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Once, I have received feedback that using "see you when I see you" is not very polite.

Do you have the same opinion?

What other expression should I use in case I have no clue when I will see the other party?

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Is this question geared towards formal, business communication or an informal dialog between friends? –  Kristina Lopez Oct 18 '12 at 17:40
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Not as impolite as responding with "Not if I see you first!" :-) –  T.E.D. Oct 18 '12 at 19:33
    
@Kristina - it would be great to know the perception in both formal and informal conversations. –  m1k3y02 Oct 19 '12 at 2:00
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I think at least some people would understand "I'll see you when I see you" to imply "I won't be making any particular effort one way or the other to either see or avoid you, so if/when we meet again, it'll be just a matter of chance". In matters concerning politeness, it's best to err on the side of caution and stick with something more commonplace, such as "I'll see you soon", or the ever-popular white lie "We must have dinner together". –  FumbleFingers Oct 19 '12 at 23:58

4 Answers 4

up vote 3 down vote accepted

I agree that "See you when I see you" isn't the friendliest of phrases. You should probably say something like I don't know when I'll see you again. Soon, I hope.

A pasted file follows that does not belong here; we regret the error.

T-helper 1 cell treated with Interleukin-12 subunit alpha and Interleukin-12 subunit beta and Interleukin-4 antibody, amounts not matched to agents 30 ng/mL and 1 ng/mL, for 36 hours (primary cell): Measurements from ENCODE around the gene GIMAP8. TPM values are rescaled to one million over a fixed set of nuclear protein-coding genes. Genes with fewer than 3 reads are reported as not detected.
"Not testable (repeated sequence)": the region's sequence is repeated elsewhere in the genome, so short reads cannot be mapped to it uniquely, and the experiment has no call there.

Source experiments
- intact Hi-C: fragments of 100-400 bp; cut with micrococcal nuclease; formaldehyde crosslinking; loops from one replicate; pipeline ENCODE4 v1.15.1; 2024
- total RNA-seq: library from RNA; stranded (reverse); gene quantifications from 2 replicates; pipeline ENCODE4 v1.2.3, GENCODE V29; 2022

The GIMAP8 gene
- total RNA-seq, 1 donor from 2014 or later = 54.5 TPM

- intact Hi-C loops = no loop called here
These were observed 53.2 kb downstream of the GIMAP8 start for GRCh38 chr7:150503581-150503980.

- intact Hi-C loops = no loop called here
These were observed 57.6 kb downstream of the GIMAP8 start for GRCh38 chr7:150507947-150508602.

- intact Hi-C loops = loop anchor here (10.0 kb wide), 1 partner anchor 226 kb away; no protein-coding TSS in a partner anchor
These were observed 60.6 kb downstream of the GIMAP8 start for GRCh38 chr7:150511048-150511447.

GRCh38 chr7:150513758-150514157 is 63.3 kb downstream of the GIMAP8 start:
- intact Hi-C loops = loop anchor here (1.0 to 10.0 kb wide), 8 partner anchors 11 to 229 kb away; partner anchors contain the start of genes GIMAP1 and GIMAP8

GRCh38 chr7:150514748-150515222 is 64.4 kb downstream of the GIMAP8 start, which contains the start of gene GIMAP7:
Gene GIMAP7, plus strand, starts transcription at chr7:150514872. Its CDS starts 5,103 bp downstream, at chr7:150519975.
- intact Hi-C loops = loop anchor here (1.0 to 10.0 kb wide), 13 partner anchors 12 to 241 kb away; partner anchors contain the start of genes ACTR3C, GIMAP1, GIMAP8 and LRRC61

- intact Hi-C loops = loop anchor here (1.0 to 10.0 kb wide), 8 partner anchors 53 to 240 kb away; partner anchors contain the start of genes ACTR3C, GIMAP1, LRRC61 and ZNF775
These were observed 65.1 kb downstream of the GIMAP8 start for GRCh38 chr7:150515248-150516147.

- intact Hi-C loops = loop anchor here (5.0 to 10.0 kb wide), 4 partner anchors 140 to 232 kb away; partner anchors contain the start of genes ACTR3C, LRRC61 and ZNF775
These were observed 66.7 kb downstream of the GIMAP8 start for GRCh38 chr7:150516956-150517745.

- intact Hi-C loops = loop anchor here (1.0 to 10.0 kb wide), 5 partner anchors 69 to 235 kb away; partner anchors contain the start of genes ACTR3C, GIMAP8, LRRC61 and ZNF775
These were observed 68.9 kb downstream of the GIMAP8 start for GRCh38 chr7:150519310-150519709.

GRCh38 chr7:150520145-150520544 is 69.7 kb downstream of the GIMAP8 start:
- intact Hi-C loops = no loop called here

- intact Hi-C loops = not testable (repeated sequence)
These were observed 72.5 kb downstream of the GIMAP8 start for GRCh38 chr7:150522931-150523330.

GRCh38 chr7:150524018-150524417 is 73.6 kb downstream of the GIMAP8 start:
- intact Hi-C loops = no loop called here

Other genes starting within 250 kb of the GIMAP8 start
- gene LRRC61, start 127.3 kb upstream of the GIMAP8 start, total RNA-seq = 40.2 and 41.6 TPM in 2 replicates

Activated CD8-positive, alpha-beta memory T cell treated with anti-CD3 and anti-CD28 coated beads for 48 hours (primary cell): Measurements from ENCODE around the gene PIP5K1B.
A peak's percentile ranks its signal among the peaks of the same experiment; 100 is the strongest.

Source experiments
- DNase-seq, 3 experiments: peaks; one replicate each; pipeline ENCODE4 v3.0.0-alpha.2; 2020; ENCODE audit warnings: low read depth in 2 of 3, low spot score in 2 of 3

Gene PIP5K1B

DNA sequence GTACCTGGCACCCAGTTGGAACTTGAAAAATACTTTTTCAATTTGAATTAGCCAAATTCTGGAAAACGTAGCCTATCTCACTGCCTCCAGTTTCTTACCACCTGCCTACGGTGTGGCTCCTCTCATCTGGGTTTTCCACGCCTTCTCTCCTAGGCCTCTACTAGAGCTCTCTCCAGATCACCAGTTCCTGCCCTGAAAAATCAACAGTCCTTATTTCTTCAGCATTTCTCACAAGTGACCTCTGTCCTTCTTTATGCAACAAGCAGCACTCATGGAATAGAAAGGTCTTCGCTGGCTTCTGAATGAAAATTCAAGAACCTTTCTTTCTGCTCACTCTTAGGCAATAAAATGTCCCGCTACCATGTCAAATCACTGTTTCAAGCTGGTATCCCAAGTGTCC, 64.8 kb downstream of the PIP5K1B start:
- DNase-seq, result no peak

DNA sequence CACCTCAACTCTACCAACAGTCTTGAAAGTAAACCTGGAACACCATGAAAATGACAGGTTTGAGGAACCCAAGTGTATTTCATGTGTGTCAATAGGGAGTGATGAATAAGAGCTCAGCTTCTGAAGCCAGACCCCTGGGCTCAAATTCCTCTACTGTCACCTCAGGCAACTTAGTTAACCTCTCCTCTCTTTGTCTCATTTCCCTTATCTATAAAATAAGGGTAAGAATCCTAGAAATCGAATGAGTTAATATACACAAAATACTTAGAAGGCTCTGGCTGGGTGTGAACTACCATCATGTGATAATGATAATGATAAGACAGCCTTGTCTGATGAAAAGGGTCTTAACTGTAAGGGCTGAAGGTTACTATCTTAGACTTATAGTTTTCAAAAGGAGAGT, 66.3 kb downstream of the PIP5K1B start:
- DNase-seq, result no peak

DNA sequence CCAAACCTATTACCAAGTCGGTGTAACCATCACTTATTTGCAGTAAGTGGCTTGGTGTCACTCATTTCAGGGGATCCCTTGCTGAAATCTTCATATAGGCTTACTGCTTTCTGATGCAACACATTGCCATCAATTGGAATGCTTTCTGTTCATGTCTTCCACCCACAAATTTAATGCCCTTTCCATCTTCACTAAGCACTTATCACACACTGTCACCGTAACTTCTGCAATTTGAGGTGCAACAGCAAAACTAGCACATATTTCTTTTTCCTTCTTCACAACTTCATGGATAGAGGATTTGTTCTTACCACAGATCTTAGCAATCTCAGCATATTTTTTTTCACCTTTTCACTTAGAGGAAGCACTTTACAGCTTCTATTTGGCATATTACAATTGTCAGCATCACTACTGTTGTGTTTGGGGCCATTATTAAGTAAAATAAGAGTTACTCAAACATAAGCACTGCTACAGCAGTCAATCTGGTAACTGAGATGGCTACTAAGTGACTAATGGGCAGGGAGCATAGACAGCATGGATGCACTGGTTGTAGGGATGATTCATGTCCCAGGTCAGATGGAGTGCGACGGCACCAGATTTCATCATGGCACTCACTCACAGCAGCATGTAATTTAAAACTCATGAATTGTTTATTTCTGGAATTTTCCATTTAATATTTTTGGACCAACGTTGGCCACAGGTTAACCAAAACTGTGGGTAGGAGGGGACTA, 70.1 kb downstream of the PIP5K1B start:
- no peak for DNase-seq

Here in Taiwan, the native speakers of Chinese usually say See you next time for what literally translates to "again see" (再見) (zai jian). The vagueness of "next time" makes it almost work for me.

See you later!
See you again!
See you soon!

These are three reasonable substitutes for "See you when I see you", and none is rude, just vague but positive.

The sentence in the first paragraph is somewhat formal and not appropriate for everyone, just people you'd really like to see again soon but don't know where or when it'll happen.

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I wouldn't consider that to be impolite at all, however if you are dealing with one or more people who do think that, the phrase "See you later," or "Catch you later," or maybe "I hope to see you soon" may suffice.

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There is a great Australian movie called Gallipoli (about WW1) where two soldiers have this exchange: "I'll see you when I see you" and the other responds: "Not if I see you first!". In this case it is humorous, and a sign of friendship, so I guess its dependent on the culture.

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Politely said means "I won't be making any plans to see you, but if we happen to cross paths its probably best to pretend we don't know each other"... controversial means "Next time I see you, watch out!"

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